The idea that interfaces between grains in TIPS-Pn may have a finite width as previously suggested by Wo et al.12, who concluded that these boundaries must have a width of at least 10 nm to sustain the electric field associated with a measured voltage drop between grains without inducing molecular breakdown. Here we consider the relative strength of the I′(t) signal compared with the bulk domain signals to estimate the spatial extent of our measured interfacial region. The extracted interfacial TA signal I′(t) in Fig. 2d is on average ~15% of the magnitude of the polarization-averaged signal strengths <B(t)> and <G(t)> from the two adjacent grains in Fig. 3a,c. This is much larger than would be expected if the interface between the two grains were a molecularly abrupt boundary. Crystallites templated on the glass substrate generally maintain an angle of 26° between the S0−S1 transition dipole moment and the normal to the substrate plane31. By contrast, for a collection of isotropically oriented nanocrystals, we compute that the pump excitation field will couple 56% more strongly to the S0−S1 transition dipole moments. Accounting for this orientation factor, our findings suggest that the interface region could be laterally at most ~200 molecules wide (see Supplementary Note 5). Based on an average molecular spacing of 7.8 Å in the a–b plane22,31, this corresponds to a sub-diffraction width of ~150 nm. Thus, by spectrally selecting for aggregates which can sustain bulk excitons, our spatially resolved TA measurements have enabled us to infer sub-diffraction structural properties at a hidden interface between domains. This interface cannot be accessed using surface techniques such as atomic force microscopy or microbeam grazing incidence wide-angle X-ray scattering60 and would be extremely challenging to characterize using scanning transmission X-ray microscopy, which integrates over the thickness of the film61,62,63.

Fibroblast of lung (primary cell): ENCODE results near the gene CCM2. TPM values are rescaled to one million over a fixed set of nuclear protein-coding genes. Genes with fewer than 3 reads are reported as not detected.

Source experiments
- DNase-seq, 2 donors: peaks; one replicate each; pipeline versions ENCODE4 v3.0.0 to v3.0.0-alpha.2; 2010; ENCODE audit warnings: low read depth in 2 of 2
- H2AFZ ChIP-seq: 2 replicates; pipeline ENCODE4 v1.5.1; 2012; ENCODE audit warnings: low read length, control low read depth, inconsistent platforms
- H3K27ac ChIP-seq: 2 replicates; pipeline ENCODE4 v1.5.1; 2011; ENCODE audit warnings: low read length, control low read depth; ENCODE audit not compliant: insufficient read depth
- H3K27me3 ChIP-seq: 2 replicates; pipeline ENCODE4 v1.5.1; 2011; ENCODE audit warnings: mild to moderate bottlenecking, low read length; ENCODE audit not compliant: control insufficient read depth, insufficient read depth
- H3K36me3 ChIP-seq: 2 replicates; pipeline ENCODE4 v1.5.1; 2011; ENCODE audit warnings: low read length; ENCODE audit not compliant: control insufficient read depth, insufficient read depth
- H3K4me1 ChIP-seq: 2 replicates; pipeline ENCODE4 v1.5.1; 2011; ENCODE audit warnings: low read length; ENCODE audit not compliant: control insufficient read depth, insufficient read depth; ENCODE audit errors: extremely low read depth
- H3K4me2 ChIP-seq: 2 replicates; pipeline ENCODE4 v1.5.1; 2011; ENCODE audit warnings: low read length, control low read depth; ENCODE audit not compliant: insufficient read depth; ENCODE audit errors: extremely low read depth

In sum, our measurements show that the interfacial region between crystal grains in solution-cast films of TIPS-Pn can have a finite extent in which the molecules maintain a crystal packing similar to that in the large adjacent bulk regions, yet over length scales that are smaller than the diffraction limit. The spectral and temporal properties of the TA signature that we isolate at this type of interface suggest that it is composed of nanocrystallites that may have become kinetically trapped during solution casting between two crystallization fronts.

Our findings indicate that solution-cast films may contain far more grain boundaries than anticipated when an interfacial region is composed of a random packing of nanocrystallites. These discontinuities can strongly affect the transport properties of films in device applications. Our unique ability to uncover structural motifs at a hidden interface will therefore significantly advance the ability to systematically determine the optimal casting conditions to control intricate morphology and resulting functional properties in organic electronics. For example, our measurements should lend predictive power to scalable and affordable solution-processing approaches to minimize discontinuities and maximize charge mobility. Further extending these measurements to excite sub-diffraction optical volumes would enable studies of film morphologies with higher degrees of disorder, as is the case in polymeric materials and their heterojunctions.


Film preparation and characterization

As in ref. 29, filtered (0.2 μm pore size) 5 mg per ml solutions of TIPS-Pn in toluene were dropcast onto clean glass substrates on top of a hotplate held at ~60 °C. After deposition, samples were covered with a Petri dish to control solvent evaporation rate. For this study, film deposition was conducted in a glove box using dry toluene. This yielded ~600-nm-thick films with finger-like domains 10–150 μm wide and up to hundreds of microns long. Samples were removed from the glove box and mounted face down onto large rectangular coverslips.